Thursday, 12 March 2015

Le Patou, the Great Pyrenees Sheepdog

The "patou" is a large white dog used as a guard dog for the flocks of sheep and goats in the Pyrenees. It's role is not to herd the sheep but rather to guard them from predators, such as bears and wolves.

 The word patou derives from pastre, meaning shepherd in old French.

The patou walks at the head of the flock, checking out the land before the flock starts to spread out and graze. Then he establishes his zone of protection and watches out for the approach of any intruder. If any threat [bear, wolf or human stranger] comes close to the flock, the patou will bark to alert the sheep and shepherd. He will not attack unless the sheep are physically threatened.

These dogs have been used in the Pyrenees for many centuries. They are handsome, have a pleasant temperament and are tall and sturdy. In the 17th Century they were in fashion at the court of Louis XIV at Versailles.

Photo by Jérome Bon

Wednesday, 4 February 2015

Author interview with Creative Frontiers

Author Interview at Creative Frontiers

‘Yes! Yes! Oh Yes!’

Beth Elliott
Beth Elliott
The other day, CF powdered its wig and attended an eighteenth century salon (as you do).
Whom did we find there?
None other than Beth Elliott who writes Regency Tales, full of adventure, intrigue and romance: The Wild Card, set in London; In All Honour, set in Bath; April and May, set in Constantinople and London;The Rake’s Challenge, set in Brighton; all published by Robert Hale and available from Amazon, etc. From behind our fan, we whispered the following questions to her.
CF: Tell us a bit about yourself
BE: When not writing, travelling or attending to Wellington, the cat, I do bead embroidery pictures, where everything must gleam, shine, sparkle or glow. It helps me indulge my love of bling. In addition, I spend hours in museums like the Topkapi or the Louvre, gazing at the huge jewels and sighing with adoration at their beauty.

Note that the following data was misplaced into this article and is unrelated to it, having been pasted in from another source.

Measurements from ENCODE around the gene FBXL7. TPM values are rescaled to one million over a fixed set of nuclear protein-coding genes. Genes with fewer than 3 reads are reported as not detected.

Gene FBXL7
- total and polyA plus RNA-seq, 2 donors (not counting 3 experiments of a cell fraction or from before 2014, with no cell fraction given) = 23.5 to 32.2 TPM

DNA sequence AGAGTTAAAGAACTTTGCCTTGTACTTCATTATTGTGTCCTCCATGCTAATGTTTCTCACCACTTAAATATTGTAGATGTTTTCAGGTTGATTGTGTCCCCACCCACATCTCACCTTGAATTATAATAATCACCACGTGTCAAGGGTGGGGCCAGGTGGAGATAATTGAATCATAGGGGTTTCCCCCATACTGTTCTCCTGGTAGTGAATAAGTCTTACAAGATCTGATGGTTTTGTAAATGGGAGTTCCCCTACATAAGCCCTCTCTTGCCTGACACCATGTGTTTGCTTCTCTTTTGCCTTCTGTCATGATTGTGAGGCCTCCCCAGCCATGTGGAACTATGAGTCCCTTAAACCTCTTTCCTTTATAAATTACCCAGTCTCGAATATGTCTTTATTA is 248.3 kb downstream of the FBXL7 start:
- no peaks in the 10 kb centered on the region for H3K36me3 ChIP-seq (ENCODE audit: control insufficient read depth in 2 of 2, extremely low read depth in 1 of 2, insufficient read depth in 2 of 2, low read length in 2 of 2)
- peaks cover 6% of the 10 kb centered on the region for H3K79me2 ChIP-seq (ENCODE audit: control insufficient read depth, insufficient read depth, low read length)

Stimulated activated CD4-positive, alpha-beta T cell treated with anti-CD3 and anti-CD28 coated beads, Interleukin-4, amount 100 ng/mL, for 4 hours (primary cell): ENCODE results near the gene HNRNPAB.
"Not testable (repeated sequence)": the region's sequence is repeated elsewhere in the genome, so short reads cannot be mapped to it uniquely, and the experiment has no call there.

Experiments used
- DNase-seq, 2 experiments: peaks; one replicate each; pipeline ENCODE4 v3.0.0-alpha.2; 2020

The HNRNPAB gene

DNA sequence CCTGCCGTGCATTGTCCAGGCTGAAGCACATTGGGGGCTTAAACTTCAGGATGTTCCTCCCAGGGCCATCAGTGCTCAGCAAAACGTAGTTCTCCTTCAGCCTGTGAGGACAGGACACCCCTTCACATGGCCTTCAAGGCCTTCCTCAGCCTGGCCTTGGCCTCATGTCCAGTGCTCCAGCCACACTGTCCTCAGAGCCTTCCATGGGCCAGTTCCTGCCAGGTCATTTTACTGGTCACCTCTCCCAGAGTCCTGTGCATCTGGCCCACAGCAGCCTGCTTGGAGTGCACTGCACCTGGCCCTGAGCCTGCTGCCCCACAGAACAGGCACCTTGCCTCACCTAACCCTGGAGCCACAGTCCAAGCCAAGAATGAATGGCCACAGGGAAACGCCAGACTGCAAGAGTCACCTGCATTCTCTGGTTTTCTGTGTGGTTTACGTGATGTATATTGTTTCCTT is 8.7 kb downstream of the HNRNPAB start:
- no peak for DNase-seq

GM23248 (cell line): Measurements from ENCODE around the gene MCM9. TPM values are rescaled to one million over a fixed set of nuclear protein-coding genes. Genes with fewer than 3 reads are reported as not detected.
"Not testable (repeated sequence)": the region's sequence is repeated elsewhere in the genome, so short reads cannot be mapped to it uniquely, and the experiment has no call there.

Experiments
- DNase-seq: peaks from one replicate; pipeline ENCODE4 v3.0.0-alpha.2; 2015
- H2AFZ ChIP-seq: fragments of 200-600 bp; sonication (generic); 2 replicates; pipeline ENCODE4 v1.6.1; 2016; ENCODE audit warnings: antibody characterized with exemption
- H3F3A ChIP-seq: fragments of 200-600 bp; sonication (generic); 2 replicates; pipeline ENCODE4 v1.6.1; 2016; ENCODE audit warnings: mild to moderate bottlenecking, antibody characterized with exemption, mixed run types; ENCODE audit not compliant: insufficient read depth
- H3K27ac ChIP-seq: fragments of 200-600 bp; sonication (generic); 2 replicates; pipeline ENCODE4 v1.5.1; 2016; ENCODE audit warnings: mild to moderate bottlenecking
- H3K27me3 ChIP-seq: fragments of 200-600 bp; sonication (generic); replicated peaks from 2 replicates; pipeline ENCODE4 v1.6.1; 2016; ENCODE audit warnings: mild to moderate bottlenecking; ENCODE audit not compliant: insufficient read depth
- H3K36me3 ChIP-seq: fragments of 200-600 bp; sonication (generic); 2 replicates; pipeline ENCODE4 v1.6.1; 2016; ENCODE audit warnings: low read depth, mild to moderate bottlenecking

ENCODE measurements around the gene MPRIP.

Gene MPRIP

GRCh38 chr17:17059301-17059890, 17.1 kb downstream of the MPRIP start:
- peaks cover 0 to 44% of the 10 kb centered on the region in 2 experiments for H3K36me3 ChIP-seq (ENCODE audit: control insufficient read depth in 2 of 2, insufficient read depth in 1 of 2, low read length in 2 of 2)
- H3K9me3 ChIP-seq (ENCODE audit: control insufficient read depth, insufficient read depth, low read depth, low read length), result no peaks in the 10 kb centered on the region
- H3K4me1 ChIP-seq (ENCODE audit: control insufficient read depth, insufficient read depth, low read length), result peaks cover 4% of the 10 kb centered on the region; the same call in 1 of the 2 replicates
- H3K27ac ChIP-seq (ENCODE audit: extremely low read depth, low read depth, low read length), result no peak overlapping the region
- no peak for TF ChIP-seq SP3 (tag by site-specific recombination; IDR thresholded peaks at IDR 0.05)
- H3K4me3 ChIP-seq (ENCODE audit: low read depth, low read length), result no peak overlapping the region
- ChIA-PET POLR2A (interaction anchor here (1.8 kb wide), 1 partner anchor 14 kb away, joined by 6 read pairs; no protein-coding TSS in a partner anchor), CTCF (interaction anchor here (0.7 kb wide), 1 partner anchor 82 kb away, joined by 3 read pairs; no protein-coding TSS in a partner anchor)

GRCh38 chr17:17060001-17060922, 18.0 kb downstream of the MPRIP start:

CF: What subjects or genres do you like to read?  
BE: Because I always love to hear about other places and other times, my favourite reading matter involves travel mixed with adventure. I’ll try any historical period, set anywhere in the world. Perhaps I can include Arthurian and Celtic legends in that. I incline towards romance, mixed in with the adventures. Military tales are ok but I’m not keen on murder mysteries. Any story with a quest or about righting a wrong appeals to me.
CF: Who are your favourite writers?
BE: Jane Austen has to be the first on this list. I reread her books and always discover something else to enjoy in there. Voltaire for style, Loretta Chase for witty adventure romance, Bernard Cornwell’s Sharpe stories to while away plane journeys, Wilkie Collins is the most suspense I can take. For travel, books by Patrick Leigh Fermor, Jason Goodwin and William Dalrymple enthrall me. I’m also a closet Tolkien fan, for the pleasure of his rich language.